After that go find the moon, focus the scope on the DSLR sensor and collect say around 1000 frames (nice round number other then that no reason) if 30 fps that would be 30 to 40 second capture. Could try 60 seconds so around 1800-2000 frames. Have assumed 30fps as "standard" on DSLR.

 

Then it is the transfer to software, select the "best" frame, stack the best 10% or 200 or whatever that closest match the "best" frame. The processing is for you to play with - I have read assorted recommended wavelet options for Registax. Limit the alignment points.

 

Moon problem is the atmosphere. If the air is turbulent you really do see the image "boil". And the moon (well for me) is generally low. The idea behind a video is rather simple - longer single exposures have too much turbulance so you collect a large number of short frames, and throw all the less good ones away (90% of them). Somewhere in that stream of 2000 frames there should be 100 or so good ones. They are the ones you want/use.

 

I don't think the moon will fit the DSLR sensor, have you a reducer? With the CPC1100 there are few dedicated solar work cameras that would be big enough, so a DSLR is likely the least cost option.



#3 spereira

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Posted 30 September 2020 - 07:28 AM

Moving to Solar System I&P ...

 

smp



#4 Alex McConahay

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Posted 30 September 2020 - 07:29 AM

>>>>>>Egad...the moon moves/drifts fairly fast even with a proper calibration on my GOTO when at an extreme magnification.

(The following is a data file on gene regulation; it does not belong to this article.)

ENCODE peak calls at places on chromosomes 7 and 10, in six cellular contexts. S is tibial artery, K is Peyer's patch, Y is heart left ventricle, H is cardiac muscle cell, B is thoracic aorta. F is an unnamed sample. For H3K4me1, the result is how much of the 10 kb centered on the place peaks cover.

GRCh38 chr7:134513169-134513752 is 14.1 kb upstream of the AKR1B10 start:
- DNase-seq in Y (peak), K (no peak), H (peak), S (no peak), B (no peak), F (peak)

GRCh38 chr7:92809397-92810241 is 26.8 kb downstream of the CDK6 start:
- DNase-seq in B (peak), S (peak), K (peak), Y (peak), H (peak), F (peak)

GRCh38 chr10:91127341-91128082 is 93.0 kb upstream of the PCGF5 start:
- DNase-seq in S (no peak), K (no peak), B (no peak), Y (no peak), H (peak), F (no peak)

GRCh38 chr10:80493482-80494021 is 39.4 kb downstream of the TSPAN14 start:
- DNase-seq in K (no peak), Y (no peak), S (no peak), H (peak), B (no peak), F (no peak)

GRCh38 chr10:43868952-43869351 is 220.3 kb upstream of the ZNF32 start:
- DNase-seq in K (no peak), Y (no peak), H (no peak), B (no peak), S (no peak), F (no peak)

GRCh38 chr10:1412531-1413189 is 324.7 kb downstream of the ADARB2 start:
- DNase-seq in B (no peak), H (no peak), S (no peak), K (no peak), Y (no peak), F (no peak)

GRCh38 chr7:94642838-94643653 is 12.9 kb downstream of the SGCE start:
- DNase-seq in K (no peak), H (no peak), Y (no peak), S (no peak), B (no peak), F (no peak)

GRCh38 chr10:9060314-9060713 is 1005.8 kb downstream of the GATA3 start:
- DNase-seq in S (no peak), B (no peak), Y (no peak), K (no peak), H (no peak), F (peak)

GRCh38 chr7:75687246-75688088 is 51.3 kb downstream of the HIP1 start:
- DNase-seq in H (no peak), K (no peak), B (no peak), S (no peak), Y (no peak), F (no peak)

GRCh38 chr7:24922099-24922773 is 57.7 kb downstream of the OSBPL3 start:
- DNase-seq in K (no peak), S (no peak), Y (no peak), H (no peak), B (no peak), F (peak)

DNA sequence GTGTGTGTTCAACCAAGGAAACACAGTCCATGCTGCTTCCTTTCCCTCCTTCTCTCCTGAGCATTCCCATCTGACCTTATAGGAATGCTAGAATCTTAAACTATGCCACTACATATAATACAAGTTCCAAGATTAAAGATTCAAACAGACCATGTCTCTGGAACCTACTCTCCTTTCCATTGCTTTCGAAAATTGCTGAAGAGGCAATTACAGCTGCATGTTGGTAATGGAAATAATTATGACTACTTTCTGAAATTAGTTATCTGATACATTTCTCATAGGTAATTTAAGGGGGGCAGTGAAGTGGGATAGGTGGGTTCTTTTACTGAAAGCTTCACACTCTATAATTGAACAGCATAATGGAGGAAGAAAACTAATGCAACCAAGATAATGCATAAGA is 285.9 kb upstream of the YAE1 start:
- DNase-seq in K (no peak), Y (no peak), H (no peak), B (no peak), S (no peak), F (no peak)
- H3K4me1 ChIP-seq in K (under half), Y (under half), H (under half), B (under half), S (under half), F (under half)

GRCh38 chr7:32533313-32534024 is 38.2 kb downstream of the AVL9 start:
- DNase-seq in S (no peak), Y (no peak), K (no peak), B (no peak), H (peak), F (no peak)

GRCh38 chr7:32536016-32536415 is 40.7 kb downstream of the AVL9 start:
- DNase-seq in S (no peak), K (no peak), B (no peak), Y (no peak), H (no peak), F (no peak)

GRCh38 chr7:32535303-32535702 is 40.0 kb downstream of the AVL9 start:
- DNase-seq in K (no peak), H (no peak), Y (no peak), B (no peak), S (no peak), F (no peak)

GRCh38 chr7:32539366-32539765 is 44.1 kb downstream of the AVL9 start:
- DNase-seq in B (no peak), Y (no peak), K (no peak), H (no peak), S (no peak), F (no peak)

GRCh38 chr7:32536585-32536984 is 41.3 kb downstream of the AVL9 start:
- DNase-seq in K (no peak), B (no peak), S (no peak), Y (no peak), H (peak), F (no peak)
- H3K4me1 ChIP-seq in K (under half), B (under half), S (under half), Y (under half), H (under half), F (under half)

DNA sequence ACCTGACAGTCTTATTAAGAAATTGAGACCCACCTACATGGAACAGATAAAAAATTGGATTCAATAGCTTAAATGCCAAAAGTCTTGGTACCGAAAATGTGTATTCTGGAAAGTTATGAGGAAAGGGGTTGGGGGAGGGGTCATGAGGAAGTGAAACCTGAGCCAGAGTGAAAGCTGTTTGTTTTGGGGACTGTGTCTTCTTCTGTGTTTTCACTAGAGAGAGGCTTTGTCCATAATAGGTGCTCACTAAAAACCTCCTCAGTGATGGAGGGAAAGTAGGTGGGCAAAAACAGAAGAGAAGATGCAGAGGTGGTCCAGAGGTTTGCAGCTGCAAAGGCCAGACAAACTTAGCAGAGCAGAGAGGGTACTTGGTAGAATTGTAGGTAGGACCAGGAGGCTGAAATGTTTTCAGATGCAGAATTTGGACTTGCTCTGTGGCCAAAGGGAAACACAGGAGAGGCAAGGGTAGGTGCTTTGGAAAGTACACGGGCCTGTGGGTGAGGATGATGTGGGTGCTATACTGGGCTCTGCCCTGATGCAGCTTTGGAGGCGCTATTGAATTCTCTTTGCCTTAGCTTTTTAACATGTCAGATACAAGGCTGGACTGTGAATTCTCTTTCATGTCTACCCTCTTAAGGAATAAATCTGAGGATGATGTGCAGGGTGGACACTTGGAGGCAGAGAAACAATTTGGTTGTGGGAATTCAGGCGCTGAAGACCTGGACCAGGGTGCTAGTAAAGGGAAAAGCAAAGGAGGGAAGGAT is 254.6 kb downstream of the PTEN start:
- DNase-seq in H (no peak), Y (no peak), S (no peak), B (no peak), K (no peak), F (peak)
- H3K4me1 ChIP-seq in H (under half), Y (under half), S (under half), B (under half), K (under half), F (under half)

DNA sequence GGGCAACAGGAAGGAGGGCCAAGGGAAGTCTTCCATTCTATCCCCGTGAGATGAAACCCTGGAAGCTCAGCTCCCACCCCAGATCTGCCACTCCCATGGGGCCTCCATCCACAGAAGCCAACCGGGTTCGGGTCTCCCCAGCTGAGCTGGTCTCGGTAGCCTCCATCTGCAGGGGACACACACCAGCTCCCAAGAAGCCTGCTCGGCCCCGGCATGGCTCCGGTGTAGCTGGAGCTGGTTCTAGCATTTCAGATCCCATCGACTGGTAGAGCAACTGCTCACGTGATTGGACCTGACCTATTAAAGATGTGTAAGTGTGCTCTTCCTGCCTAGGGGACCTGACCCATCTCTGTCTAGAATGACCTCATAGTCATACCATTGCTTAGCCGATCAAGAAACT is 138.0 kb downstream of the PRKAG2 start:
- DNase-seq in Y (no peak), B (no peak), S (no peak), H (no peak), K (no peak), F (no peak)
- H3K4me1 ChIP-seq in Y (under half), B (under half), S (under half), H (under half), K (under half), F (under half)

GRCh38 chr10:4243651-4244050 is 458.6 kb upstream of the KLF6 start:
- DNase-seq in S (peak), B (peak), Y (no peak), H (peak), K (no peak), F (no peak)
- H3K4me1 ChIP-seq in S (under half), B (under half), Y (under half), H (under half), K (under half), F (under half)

The moon should not be moving appreciably during the exposure. Even at high magnification with a properly aligned mount, properly operating, a target on the moon will stay stable enough to grab a short single shot, or record a 30 second video. If your rig is not, it is time to figure out why (balance, polar alignment, slop in gears, wrong tracking rate) and remedy that. 

  

 

>>>>>>>how to capture magnified images for stacking images?

 

Use your magnified LiveView (or not magnified) and record a movie on the DSLR. 

>>>>>>Wedge or No wedge? (will it provide any benefit for this purpose with my particular gear).

 

Not much at the exposure lengths we are talking about with the moon for single shot or video. 

>>>>>>>Lunar Tracking rate in the Celestron menu (its an option I've never used) is this even functional to assist with the drift? is it basically a useless option?

Again at the time of exposure/length of video, it will not enter into the picture. The difference between lunar and sidereal movement does not show up for a while. If you plan to have your scope on the moon for half an hour or so, use the lunar rate. But it won't affect the individual images probably. 

 

>>>>>>>>Is a  series of stacked videos, or a series of single images better for stacking?

 

Use video. 

 

>>>>>>Tracking at a high magnification must be quite difficult as the moon still drifts even when I'm doing pure visual.

 

Same response as your first issue. 

>>>>>>>>single pass video or multiple pass on same region? (if video is better than images)

 

I don't understand this issue. 

 

>>>>>>Should I just ignore the SLR / Barlow option, and attempt to use my cell with an eyepiece / Barlow (quality/benefit/time argument)

 

I'm assuming you mean Digital SLR, and you will get a better pic more easily (once configured) with the DSLR than with the cell phone.